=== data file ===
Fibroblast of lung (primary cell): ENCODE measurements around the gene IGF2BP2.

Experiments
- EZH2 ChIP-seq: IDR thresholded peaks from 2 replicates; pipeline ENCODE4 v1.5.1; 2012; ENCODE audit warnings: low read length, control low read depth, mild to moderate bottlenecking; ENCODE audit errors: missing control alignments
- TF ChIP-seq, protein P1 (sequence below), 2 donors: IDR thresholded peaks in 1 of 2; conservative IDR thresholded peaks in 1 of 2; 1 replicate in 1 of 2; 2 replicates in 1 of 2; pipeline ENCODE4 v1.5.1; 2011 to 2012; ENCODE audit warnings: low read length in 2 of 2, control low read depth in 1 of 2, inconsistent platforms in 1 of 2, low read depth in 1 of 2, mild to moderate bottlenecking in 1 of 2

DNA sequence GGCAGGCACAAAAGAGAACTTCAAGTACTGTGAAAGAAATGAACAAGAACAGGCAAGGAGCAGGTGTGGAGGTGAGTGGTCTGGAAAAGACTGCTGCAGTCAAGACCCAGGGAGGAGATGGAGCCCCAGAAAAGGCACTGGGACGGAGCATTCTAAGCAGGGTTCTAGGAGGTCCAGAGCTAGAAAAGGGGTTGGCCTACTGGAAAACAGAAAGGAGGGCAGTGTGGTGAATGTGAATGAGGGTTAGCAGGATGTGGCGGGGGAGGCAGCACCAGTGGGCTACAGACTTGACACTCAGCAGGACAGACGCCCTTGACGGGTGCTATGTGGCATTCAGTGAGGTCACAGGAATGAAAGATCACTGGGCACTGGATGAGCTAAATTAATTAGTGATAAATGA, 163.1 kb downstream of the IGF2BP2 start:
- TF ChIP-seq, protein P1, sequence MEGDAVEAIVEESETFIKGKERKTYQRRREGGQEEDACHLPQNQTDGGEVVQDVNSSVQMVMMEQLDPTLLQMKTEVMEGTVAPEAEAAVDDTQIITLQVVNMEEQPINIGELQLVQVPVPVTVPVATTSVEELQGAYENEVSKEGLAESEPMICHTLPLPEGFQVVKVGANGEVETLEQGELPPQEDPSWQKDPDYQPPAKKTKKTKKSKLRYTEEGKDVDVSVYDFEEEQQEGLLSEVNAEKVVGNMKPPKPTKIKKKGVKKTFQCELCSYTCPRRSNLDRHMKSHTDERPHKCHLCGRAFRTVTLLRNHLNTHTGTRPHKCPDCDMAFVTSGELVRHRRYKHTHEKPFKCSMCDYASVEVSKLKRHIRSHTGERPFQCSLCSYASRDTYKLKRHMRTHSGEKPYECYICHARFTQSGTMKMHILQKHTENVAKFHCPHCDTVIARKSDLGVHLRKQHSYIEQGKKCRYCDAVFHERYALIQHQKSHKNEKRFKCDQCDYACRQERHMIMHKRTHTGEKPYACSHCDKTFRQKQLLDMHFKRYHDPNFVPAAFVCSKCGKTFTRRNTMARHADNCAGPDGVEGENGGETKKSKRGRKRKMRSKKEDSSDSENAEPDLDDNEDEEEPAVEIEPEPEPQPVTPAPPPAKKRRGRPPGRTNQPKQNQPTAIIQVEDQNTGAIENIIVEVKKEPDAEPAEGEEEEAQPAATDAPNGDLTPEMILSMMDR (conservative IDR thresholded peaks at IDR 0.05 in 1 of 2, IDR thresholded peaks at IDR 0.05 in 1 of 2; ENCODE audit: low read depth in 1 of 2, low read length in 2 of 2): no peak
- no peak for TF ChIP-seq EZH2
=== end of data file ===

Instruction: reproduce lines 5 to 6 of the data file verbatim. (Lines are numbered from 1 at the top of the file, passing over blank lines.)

DNA sequence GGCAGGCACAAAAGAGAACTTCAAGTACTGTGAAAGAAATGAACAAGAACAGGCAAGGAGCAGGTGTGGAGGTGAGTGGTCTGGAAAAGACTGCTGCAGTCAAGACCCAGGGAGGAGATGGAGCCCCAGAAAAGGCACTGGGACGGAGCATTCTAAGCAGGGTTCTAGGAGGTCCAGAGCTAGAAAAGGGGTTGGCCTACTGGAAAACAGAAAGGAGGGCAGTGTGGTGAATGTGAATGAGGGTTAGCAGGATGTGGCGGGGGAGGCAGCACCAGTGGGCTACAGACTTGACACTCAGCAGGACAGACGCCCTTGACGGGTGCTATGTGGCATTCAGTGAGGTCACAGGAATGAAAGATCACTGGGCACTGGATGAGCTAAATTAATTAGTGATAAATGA, 163.1 kb downstream of the IGF2BP2 start:
- TF ChIP-seq, protein P1, sequence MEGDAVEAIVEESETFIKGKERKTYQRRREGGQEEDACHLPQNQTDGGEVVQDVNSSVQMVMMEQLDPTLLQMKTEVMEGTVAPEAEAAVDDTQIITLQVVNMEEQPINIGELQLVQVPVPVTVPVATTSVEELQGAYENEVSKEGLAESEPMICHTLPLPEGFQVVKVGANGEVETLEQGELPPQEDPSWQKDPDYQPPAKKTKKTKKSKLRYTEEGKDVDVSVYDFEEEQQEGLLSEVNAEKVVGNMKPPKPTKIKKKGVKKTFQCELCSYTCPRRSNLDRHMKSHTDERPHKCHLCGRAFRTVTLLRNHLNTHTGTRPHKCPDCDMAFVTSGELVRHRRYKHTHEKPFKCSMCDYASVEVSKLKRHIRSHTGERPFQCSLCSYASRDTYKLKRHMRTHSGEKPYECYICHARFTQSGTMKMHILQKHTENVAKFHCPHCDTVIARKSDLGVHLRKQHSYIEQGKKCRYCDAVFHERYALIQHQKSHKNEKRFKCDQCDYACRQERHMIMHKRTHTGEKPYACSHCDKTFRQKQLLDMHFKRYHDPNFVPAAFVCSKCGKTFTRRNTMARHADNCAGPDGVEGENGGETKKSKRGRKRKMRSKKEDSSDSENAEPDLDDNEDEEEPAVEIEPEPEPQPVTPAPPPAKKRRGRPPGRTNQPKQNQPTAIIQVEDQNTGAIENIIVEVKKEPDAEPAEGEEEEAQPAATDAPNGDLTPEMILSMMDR (conservative IDR thresholded peaks at IDR 0.05 in 1 of 2, IDR thresholded peaks at IDR 0.05 in 1 of 2; ENCODE audit: low read depth in 1 of 2, low read length in 2 of 2): no peak